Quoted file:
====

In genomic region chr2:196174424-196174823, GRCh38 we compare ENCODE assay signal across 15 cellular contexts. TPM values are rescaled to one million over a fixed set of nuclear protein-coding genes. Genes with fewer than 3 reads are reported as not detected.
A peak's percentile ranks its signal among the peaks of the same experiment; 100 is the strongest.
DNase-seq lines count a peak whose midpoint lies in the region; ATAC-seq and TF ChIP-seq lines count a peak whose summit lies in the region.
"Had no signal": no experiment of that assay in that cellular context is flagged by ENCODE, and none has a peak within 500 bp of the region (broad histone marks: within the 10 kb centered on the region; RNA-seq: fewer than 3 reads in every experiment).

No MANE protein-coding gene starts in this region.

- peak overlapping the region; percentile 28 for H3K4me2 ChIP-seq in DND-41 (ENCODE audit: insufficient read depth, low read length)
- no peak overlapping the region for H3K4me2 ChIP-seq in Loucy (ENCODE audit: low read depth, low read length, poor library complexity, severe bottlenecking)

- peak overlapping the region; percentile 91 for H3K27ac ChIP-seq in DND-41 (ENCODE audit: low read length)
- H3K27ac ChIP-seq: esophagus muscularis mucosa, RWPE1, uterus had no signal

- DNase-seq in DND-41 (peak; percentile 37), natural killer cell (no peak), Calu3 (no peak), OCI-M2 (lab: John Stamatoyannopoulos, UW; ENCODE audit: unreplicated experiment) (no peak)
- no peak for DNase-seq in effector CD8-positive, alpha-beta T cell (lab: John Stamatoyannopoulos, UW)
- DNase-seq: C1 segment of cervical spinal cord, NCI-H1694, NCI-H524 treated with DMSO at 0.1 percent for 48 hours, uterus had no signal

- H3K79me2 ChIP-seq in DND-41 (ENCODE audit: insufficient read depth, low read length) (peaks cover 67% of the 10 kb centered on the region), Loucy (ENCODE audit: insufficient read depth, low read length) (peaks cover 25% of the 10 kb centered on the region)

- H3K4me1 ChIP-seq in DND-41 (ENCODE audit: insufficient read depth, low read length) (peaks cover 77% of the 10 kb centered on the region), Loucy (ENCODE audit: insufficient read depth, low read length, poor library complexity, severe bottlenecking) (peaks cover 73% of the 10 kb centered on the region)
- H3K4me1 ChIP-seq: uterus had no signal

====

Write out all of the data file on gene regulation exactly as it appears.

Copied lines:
In genomic region chr2:196174424-196174823, GRCh38 we compare ENCODE assay signal across 15 cellular contexts. TPM values are rescaled to one million over a fixed set of nuclear protein-coding genes. Genes with fewer than 3 reads are reported as not detected.
A peak's percentile ranks its signal among the peaks of the same experiment; 100 is the strongest.
DNase-seq lines count a peak whose midpoint lies in the region; ATAC-seq and TF ChIP-seq lines count a peak whose summit lies in the region.
"Had no signal": no experiment of that assay in that cellular context is flagged by ENCODE, and none has a peak within 500 bp of the region (broad histone marks: within the 10 kb centered on the region; RNA-seq: fewer than 3 reads in every experiment).

No MANE protein-coding gene starts in this region.

- peak overlapping the region; percentile 28 for H3K4me2 ChIP-seq in DND-41 (ENCODE audit: insufficient read depth, low read length)
- no peak overlapping the region for H3K4me2 ChIP-seq in Loucy (ENCODE audit: low read depth, low read length, poor library complexity, severe bottlenecking)

- peak overlapping the region; percentile 91 for H3K27ac ChIP-seq in DND-41 (ENCODE audit: low read length)
- H3K27ac ChIP-seq: esophagus muscularis mucosa, RWPE1, uterus had no signal

- DNase-seq in DND-41 (peak; percentile 37), natural killer cell (no peak), Calu3 (no peak), OCI-M2 (lab: John Stamatoyannopoulos, UW; ENCODE audit: unreplicated experiment) (no peak)
- no peak for DNase-seq in effector CD8-positive, alpha-beta T cell (lab: John Stamatoyannopoulos, UW)
- DNase-seq: C1 segment of cervical spinal cord, NCI-H1694, NCI-H524 treated with DMSO at 0.1 percent for 48 hours, uterus had no signal

- H3K79me2 ChIP-seq in DND-41 (ENCODE audit: insufficient read depth, low read length) (peaks cover 67% of the 10 kb centered on the region), Loucy (ENCODE audit: insufficient read depth, low read length) (peaks cover 25% of the 10 kb centered on the region)

- H3K4me1 ChIP-seq in DND-41 (ENCODE audit: insufficient read depth, low read length) (peaks cover 77% of the 10 kb centered on the region), Loucy (ENCODE audit: insufficient read depth, low read length, poor library complexity, severe bottlenecking) (peaks cover 73% of the 10 kb centered on the region)
- H3K4me1 ChIP-seq: uterus had no signal